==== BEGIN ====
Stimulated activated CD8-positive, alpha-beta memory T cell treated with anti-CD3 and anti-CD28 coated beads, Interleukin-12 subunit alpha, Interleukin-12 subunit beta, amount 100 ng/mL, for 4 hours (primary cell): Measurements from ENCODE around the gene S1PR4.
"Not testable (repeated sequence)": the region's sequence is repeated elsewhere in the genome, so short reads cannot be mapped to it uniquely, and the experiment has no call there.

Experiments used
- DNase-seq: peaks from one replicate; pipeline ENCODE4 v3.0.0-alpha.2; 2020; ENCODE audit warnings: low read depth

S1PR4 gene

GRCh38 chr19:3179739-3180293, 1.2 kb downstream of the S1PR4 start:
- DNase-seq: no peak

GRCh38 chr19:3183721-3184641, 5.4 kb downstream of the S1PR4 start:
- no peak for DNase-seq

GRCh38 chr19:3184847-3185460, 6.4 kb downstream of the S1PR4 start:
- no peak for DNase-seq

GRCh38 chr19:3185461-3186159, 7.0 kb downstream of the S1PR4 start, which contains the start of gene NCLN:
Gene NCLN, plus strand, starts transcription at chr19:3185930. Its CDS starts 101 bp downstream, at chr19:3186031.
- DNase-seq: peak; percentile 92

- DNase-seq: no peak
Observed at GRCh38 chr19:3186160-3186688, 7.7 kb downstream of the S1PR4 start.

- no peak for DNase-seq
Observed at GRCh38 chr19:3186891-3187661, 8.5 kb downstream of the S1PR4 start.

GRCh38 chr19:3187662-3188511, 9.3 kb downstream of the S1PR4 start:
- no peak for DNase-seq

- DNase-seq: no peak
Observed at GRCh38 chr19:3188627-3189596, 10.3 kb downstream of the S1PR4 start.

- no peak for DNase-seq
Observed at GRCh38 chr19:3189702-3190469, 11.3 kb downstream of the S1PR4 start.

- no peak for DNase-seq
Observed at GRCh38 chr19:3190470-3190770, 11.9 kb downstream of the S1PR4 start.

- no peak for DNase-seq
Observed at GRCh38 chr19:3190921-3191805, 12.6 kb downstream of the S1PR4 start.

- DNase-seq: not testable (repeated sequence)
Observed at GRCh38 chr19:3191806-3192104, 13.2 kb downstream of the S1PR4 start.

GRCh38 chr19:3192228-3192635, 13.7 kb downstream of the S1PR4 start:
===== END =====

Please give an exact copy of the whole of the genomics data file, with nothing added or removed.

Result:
Stimulated activated CD8-positive, alpha-beta memory T cell treated with anti-CD3 and anti-CD28 coated beads, Interleukin-12 subunit alpha, Interleukin-12 subunit beta, amount 100 ng/mL, for 4 hours (primary cell): Measurements from ENCODE around the gene S1PR4.
"Not testable (repeated sequence)": the region's sequence is repeated elsewhere in the genome, so short reads cannot be mapped to it uniquely, and the experiment has no call there.

Experiments used
- DNase-seq: peaks from one replicate; pipeline ENCODE4 v3.0.0-alpha.2; 2020; ENCODE audit warnings: low read depth

S1PR4 gene

GRCh38 chr19:3179739-3180293, 1.2 kb downstream of the S1PR4 start:
- DNase-seq: no peak

GRCh38 chr19:3183721-3184641, 5.4 kb downstream of the S1PR4 start:
- no peak for DNase-seq

GRCh38 chr19:3184847-3185460, 6.4 kb downstream of the S1PR4 start:
- no peak for DNase-seq

GRCh38 chr19:3185461-3186159, 7.0 kb downstream of the S1PR4 start, which contains the start of gene NCLN:
Gene NCLN, plus strand, starts transcription at chr19:3185930. Its CDS starts 101 bp downstream, at chr19:3186031.
- DNase-seq: peak; percentile 92

- DNase-seq: no peak
Observed at GRCh38 chr19:3186160-3186688, 7.7 kb downstream of the S1PR4 start.

- no peak for DNase-seq
Observed at GRCh38 chr19:3186891-3187661, 8.5 kb downstream of the S1PR4 start.

GRCh38 chr19:3187662-3188511, 9.3 kb downstream of the S1PR4 start:
- no peak for DNase-seq

- DNase-seq: no peak
Observed at GRCh38 chr19:3188627-3189596, 10.3 kb downstream of the S1PR4 start.

- no peak for DNase-seq
Observed at GRCh38 chr19:3189702-3190469, 11.3 kb downstream of the S1PR4 start.

- no peak for DNase-seq
Observed at GRCh38 chr19:3190470-3190770, 11.9 kb downstream of the S1PR4 start.

- no peak for DNase-seq
Observed at GRCh38 chr19:3190921-3191805, 12.6 kb downstream of the S1PR4 start.

- DNase-seq: not testable (repeated sequence)
Observed at GRCh38 chr19:3191806-3192104, 13.2 kb downstream of the S1PR4 start.

GRCh38 chr19:3192228-3192635, 13.7 kb downstream of the S1PR4 start: